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On 15 April 2020 the Federal Court confirmed1 that a judicial review application lodged in September 2019 to challenge ASIC’s exercise of its new product intervention power (PIP) had failed.

The judicial review challenge related to a class wide intervention in relation to short term credit facilities, made on 12 September 2019 under the ASIC Corporations (Product Intervention Order – Short Term Credit) Instrument 2019/917 (PIO Instrument). The intervention was made by a legislative instrument, the effect of which was to limit the total fees that could be charged to retail clients, to the maximum amount specified in the National Credit Code.

The PIO Instrument had been issued following Consultation Paper 316 – Using the product intervention power: Short term credit which was published on 9 July 2019 (CP 316). ASIC had sought submissions in relation to intervening in relation to a short term credit model which resulted in high costs to consumers. The consultation had cited three case studies, one in relation to Cigno Pty Ltd (Cigno).

First judicial consideration of ‘significant detriment’ under PIP

Cigno’s first challenge to the making of the PIO Instrument was that ASIC had not been satisfied that a “financial product”2 had resulted in, or will or is likely to result in, “significant detriment to retail clients”. Cigno contended that ASIC had not been satisfied of significant detriment in relation to the credit facility itself, but rather that ASIC had considered the detriment caused by the short term lending model and the collateral service fee arrangements together, which was indirect to the detriment caused by the credit facility.

This argument was rejected by Stewart J as being overly narrow, and he found that the significant detriment may be caused by the financial product directly or indirectly.  Factors supporting this contention included:

  • the product intervention power is “nuanced” and prohibitions or conditions may relate to conduct “in relation to” the financial product. The relevant conduct is not, nor is it required to be, inherent in or a feature of the class of product or of products in the class; 
  • the phrase “resulted in” does not say or indicate whether there must be a direct causal relationship between the product and the detriment or whether it can be indirect;  
  • the note to section 1023D, which gives an example of an intervention order following a finding of significant detriment which imposes a personal advice distribution condition. That example illustrates that it can be the circumstances relating to the product (for example, uninformed investors obtaining the product without advice) that give rise to the detriment, rather than the features of the product; and
  • the explanatory memorandum provided that the power was meant to be used proactively and was a fundamental piece of remedial and protectionist legislation. As such it “should be construed broadly so as ‘to give the fullest relief which the fair meaning of that language will allow’”3.

Can one product constitute a class for PIP?

The second challenge raised by Cigno was that ASIC had  not been satisfied of significant detriment in relation to a “class” of financial products, as required by section 1023D, because it had in substance been concerned only with one product.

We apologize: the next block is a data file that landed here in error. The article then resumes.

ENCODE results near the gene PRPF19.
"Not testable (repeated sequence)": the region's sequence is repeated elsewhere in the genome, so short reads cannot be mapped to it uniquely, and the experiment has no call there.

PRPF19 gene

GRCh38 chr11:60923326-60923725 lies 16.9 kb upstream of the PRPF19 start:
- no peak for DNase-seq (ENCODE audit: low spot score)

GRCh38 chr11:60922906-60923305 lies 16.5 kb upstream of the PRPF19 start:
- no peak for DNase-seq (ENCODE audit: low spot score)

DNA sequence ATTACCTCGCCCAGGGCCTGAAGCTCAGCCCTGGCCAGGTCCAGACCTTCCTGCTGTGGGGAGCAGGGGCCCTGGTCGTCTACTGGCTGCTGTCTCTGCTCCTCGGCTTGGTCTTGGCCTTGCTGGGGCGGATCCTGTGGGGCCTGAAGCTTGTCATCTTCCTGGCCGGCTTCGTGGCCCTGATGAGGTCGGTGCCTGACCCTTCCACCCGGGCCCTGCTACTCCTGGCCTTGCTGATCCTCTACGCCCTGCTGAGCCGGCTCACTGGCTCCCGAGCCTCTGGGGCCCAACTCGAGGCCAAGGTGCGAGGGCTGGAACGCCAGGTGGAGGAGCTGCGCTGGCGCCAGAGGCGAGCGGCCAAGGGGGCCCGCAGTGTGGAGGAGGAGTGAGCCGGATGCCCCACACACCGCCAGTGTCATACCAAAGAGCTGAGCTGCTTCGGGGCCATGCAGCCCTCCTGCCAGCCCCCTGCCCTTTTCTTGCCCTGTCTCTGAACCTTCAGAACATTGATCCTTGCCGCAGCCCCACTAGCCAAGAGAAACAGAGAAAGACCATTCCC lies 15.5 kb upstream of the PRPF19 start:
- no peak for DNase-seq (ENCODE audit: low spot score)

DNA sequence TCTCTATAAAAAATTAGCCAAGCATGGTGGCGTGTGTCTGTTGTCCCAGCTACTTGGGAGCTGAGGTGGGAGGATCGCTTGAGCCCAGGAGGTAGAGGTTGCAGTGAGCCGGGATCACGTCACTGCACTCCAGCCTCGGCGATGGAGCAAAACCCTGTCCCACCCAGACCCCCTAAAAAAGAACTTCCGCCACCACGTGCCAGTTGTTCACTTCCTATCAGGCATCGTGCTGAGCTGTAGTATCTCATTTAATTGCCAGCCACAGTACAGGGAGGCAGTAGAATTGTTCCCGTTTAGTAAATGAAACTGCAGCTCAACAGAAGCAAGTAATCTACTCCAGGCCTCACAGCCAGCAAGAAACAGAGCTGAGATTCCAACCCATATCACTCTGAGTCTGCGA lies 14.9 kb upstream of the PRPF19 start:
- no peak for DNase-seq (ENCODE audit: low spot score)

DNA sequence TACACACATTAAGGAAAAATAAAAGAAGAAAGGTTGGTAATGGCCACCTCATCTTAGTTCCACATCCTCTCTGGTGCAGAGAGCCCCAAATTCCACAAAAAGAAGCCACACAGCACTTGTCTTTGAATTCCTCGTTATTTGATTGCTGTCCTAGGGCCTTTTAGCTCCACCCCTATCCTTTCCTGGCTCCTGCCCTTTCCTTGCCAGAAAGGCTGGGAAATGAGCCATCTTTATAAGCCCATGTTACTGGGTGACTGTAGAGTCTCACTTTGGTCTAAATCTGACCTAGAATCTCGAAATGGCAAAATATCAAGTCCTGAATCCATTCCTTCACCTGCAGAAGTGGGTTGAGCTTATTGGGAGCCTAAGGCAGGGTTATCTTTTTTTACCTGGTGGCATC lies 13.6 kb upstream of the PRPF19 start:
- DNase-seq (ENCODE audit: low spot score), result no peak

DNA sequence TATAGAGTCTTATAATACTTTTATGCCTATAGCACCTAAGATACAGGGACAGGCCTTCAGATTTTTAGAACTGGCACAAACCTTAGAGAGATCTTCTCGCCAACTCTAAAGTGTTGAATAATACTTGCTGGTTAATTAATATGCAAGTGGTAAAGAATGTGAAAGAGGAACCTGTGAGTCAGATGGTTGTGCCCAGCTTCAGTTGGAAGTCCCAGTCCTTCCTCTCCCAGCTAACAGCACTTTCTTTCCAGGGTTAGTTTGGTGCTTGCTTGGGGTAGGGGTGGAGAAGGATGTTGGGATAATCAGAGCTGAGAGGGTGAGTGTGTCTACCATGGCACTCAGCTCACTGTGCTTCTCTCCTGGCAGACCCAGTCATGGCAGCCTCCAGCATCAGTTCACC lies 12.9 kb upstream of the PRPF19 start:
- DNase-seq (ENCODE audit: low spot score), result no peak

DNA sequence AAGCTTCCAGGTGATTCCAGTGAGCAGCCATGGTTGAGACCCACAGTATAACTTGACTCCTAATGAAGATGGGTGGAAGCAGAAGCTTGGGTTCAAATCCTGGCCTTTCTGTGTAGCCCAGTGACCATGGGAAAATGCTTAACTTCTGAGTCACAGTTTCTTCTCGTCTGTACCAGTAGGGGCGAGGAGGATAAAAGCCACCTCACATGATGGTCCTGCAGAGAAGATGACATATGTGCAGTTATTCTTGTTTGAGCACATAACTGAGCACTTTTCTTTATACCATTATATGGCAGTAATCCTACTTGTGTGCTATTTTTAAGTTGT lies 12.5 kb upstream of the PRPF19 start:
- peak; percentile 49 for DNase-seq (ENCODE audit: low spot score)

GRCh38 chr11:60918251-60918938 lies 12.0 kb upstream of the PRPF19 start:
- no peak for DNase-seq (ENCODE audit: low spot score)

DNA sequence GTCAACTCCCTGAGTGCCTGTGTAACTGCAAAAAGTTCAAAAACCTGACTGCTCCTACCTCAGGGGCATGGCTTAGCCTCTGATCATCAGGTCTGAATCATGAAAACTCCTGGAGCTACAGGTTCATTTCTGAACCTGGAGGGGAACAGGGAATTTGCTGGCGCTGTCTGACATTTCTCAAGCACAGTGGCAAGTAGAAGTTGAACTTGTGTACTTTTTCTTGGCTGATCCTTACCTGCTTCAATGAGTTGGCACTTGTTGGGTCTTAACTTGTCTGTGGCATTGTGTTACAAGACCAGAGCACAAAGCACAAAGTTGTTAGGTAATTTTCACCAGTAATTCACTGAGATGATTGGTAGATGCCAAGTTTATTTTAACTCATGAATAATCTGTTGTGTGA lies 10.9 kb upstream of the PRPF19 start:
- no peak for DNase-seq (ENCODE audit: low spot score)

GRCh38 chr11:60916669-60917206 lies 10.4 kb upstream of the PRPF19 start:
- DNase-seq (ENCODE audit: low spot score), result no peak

Stewart J also dismissed this ground noting that there is nothing in the word “class” that requires there to be more than one financial product presently existing that is within the class. 

Consistent with the intention that ASIC can use its PIP proactively, Stewart J found there may be only an expectation that there might be a thing or things in the future with the characteristics of the class which will cause them to be categorised as part of the class if and when they come into existence.

Judicial review considerations

The decision demonstrates that applications for judicial review of ASIC’s power to make a product intervention order:

  • will be difficult to make out as the power is conditioned on ASIC reaching a state of “satisfaction” that a product is, will or is likely to cause “significant detriment” to retail clients. This requires an assessment of ASIC’s subjective state of mind, which Stewart J considered was adequately shown by:
    • the notice ASIC was required to publish under section 1023L;
    • the explanatory statement which accompanied the PIO Instrument; and
    • the contents of the CP 316 consultation paper published by ASIC in advance of its making the PIO Instrument; and
  • may be easier to make out where the power is exercised under section 1023D(1) in respect of a specified person rather than in respect of a class of products under section 1023D(3). This is because orders made under section 1023D(1) will not be the subject of a public consultation process (like CP 316)  in which ASIC authors documents showing the considerations it took into account in making a decision. However, we expect that ASIC may express a preference for exercising its power under section 1023D(3) now that this case has confirmed that the power can be exercised where only one product actually falls within the class.


  1. Cigno Pty Ltd v Australian Securities and Investments Commission [2020] FCA 479.
  2. The scope of financial products covered by the PIP was expanded in 2019 to include ‘ASIC Act financial products’ which include a credit facility - section 12BAA of the ASIC Act. 
  3. Webb Distributors (Aust) Pty Ltd v Victoria [1993] HCA 61; 179 CLR 15 at 41 per McHugh J writing about the Trade Practices Act 1974 (Cth). 

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